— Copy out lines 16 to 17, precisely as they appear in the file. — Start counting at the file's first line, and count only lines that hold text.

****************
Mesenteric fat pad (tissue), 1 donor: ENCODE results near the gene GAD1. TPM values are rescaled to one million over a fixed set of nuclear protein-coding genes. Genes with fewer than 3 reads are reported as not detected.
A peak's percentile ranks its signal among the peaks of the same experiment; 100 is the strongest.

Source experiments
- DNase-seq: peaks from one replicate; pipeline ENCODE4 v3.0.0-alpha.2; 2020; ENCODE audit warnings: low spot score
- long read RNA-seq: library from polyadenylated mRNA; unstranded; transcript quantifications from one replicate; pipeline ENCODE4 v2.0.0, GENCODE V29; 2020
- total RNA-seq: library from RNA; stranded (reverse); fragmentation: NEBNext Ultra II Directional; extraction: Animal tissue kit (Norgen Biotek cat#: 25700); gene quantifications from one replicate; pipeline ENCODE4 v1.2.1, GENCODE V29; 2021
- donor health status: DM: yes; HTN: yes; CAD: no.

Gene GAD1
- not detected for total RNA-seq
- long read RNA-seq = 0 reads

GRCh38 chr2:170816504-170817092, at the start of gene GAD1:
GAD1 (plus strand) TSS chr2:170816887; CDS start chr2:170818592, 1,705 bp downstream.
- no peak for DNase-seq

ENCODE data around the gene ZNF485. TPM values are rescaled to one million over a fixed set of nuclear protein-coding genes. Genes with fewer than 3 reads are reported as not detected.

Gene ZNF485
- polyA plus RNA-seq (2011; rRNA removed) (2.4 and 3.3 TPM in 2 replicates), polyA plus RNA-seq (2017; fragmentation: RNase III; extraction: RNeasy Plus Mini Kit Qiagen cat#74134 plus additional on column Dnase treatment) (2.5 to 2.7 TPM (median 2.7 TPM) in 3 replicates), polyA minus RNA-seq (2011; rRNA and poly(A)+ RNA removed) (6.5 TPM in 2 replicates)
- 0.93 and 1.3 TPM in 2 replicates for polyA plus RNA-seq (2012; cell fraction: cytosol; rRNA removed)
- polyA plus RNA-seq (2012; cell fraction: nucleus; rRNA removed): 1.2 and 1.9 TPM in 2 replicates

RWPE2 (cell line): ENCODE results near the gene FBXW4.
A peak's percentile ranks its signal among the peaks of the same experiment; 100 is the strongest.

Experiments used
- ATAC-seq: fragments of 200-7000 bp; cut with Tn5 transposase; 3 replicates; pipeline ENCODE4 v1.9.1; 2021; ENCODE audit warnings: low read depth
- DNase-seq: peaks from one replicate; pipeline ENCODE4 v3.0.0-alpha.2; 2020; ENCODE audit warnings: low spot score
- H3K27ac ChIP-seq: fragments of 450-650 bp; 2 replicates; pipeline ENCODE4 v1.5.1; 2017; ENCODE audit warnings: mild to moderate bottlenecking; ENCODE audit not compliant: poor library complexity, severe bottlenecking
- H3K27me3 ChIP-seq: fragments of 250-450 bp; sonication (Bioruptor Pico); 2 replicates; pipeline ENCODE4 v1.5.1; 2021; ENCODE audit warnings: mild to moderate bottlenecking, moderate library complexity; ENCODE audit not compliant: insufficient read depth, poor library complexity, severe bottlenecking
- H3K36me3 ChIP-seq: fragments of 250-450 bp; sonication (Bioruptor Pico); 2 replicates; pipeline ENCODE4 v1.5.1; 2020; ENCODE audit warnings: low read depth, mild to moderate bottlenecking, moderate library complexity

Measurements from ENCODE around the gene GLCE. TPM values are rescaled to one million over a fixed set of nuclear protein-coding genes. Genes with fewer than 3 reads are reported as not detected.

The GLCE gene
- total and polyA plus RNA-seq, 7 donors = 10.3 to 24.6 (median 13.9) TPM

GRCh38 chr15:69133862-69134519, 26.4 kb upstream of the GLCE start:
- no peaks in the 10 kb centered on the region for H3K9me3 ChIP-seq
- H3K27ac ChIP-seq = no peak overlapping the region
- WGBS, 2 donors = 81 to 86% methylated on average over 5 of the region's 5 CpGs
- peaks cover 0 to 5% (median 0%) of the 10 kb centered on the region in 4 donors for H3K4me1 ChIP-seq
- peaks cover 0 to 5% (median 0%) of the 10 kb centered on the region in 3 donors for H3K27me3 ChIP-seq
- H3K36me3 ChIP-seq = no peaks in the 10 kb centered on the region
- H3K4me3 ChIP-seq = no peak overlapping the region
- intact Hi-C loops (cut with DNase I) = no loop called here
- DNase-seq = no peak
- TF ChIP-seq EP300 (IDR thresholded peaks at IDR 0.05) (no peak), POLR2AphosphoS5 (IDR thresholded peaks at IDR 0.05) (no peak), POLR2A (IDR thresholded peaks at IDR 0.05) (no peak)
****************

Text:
- polyA plus RNA-seq (2011; rRNA removed) (2.4 and 3.3 TPM in 2 replicates), polyA plus RNA-seq (2017; fragmentation: RNase III; extraction: RNeasy Plus Mini Kit Qiagen cat#74134 plus additional on column Dnase treatment) (2.5 to 2.7 TPM (median 2.7 TPM) in 3 replicates), polyA minus RNA-seq (2011; rRNA and poly(A)+ RNA removed) (6.5 TPM in 2 replicates)
- 0.93 and 1.3 TPM in 2 replicates for polyA plus RNA-seq (2012; cell fraction: cytosol; rRNA removed)